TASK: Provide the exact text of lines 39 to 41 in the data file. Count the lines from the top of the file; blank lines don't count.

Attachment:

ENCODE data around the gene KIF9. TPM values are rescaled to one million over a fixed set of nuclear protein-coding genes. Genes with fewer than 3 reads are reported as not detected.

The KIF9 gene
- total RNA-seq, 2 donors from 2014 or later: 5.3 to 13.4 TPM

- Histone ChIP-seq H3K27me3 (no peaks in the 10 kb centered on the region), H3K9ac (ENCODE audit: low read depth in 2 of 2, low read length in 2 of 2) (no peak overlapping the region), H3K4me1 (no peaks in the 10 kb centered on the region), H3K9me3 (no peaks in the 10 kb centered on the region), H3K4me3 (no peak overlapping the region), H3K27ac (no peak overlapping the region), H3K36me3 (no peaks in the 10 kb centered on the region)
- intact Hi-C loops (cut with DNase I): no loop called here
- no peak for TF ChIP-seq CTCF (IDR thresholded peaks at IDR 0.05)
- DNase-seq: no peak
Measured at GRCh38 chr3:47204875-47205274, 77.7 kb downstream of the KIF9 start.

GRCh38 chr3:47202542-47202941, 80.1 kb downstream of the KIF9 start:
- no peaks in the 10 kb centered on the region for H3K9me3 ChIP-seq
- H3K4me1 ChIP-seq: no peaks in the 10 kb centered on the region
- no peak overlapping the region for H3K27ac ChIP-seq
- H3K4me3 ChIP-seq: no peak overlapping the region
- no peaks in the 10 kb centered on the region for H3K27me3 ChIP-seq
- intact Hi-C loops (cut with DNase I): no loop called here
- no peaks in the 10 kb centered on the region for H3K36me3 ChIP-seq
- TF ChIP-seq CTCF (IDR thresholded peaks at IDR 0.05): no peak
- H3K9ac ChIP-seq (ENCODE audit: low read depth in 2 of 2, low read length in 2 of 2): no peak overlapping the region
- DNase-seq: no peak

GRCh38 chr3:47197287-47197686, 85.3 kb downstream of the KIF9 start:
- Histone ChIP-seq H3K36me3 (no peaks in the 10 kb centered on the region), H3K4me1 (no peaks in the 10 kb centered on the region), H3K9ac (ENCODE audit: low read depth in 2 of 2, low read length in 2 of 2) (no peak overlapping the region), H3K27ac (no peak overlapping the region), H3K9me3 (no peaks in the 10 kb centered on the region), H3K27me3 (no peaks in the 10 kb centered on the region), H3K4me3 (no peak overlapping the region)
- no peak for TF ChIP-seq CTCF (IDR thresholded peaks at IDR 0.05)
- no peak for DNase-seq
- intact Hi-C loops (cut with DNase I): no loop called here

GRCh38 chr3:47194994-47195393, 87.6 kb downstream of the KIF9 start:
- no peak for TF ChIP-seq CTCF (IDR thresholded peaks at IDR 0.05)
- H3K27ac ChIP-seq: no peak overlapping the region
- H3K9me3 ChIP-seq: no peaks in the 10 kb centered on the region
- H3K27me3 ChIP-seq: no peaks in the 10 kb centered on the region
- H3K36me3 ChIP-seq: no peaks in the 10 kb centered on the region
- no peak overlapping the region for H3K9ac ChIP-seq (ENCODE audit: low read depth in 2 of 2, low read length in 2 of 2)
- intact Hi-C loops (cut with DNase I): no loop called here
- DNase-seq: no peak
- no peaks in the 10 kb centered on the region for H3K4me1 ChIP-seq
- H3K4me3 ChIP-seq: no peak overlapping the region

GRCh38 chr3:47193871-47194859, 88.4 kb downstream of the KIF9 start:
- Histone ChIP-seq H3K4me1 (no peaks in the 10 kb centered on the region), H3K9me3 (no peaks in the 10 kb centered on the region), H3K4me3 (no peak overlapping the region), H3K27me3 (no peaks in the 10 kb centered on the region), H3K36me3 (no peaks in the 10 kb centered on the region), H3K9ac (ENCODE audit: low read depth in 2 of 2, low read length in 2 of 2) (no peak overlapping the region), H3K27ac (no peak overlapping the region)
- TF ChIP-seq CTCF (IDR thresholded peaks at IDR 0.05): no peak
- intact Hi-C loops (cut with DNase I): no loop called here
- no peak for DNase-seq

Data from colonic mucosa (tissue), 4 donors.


- intact Hi-C loops (cut with DNase I): no loop called here
- no peak for DNase-seq

Data from colonic mucosa (tissue), 4 donors.